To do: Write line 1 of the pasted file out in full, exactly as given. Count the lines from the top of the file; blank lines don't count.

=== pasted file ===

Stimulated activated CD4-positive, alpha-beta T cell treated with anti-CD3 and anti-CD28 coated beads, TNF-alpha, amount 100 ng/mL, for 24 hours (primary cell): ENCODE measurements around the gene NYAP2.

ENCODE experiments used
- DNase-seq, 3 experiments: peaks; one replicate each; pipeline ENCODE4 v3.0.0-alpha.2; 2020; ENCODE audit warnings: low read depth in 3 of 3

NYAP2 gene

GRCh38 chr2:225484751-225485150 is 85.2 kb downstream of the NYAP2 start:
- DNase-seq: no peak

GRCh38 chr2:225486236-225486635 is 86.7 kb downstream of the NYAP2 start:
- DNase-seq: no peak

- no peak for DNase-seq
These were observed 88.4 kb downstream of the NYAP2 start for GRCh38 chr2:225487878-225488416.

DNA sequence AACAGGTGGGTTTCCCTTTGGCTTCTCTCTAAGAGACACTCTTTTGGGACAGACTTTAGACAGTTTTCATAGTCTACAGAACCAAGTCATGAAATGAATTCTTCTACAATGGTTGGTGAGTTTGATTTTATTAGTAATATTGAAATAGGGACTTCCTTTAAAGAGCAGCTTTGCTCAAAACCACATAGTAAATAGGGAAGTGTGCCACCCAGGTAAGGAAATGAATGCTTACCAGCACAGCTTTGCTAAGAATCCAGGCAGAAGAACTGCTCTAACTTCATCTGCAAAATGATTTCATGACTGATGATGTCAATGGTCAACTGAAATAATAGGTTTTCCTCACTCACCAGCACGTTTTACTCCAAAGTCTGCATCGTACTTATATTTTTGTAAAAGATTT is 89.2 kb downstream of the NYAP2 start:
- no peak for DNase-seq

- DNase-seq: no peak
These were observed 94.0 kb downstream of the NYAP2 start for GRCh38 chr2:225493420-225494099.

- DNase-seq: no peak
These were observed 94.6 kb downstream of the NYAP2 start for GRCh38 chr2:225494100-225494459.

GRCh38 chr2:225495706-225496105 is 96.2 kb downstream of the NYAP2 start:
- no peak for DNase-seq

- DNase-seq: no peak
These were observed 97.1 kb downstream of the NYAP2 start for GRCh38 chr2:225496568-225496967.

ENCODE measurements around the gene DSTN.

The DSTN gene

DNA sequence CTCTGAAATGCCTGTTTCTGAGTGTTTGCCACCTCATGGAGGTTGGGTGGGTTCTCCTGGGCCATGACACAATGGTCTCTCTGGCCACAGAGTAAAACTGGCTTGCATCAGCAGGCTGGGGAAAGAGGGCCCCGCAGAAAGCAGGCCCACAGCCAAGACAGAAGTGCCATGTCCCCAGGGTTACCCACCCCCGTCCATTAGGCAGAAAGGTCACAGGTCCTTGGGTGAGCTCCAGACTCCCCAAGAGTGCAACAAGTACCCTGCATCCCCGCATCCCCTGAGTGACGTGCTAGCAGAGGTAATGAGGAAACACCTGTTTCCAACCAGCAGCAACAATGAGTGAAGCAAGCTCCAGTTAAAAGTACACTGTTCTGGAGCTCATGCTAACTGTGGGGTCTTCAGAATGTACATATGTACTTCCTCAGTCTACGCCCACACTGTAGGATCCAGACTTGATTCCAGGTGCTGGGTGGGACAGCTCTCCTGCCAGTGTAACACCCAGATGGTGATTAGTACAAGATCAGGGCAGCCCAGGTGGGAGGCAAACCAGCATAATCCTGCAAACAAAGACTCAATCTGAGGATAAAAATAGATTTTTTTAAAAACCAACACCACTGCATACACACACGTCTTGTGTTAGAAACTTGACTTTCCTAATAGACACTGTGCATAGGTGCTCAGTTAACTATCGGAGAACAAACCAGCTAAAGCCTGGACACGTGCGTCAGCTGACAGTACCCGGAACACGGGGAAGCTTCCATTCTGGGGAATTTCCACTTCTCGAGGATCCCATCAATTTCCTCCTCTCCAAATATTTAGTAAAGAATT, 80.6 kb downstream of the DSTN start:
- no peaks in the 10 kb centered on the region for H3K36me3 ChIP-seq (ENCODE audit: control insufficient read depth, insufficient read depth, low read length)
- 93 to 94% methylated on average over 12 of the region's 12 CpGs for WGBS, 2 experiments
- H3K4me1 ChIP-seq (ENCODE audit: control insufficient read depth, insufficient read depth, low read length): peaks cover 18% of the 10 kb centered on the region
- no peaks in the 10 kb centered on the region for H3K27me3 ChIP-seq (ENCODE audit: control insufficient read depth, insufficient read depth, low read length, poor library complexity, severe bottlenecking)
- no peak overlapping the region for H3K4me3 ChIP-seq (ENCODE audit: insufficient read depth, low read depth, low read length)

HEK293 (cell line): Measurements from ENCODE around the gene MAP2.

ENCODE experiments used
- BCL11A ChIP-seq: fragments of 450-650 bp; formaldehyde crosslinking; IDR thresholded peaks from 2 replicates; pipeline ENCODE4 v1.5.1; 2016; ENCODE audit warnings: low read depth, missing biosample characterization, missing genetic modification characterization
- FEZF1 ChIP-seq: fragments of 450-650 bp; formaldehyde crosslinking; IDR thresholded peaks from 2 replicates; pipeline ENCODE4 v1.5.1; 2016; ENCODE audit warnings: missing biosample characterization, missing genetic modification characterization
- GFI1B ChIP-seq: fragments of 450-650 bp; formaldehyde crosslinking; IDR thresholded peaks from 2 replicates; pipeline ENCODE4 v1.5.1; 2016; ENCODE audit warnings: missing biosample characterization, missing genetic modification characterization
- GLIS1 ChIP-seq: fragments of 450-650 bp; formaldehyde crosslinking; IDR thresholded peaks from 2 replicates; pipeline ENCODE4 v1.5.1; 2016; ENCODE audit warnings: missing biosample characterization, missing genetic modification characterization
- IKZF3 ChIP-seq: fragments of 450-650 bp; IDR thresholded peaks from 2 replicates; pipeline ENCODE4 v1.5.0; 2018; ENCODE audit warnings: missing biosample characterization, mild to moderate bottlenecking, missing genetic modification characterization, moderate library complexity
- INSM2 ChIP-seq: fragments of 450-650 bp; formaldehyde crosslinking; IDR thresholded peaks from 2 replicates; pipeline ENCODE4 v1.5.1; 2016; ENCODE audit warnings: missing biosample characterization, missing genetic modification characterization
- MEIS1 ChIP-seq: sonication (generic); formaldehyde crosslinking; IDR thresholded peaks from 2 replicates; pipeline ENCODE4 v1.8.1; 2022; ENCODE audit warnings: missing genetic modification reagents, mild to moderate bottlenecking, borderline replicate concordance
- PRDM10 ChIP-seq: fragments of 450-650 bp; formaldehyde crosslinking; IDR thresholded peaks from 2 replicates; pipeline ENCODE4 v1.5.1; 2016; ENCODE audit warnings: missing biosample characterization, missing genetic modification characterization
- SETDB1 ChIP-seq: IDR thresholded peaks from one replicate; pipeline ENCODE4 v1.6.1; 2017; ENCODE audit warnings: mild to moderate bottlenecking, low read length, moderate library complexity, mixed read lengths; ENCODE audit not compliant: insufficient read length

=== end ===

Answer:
Stimulated activated CD4-positive, alpha-beta T cell treated with anti-CD3 and anti-CD28 coated beads, TNF-alpha, amount 100 ng/mL, for 24 hours (primary cell): ENCODE measurements around the gene NYAP2.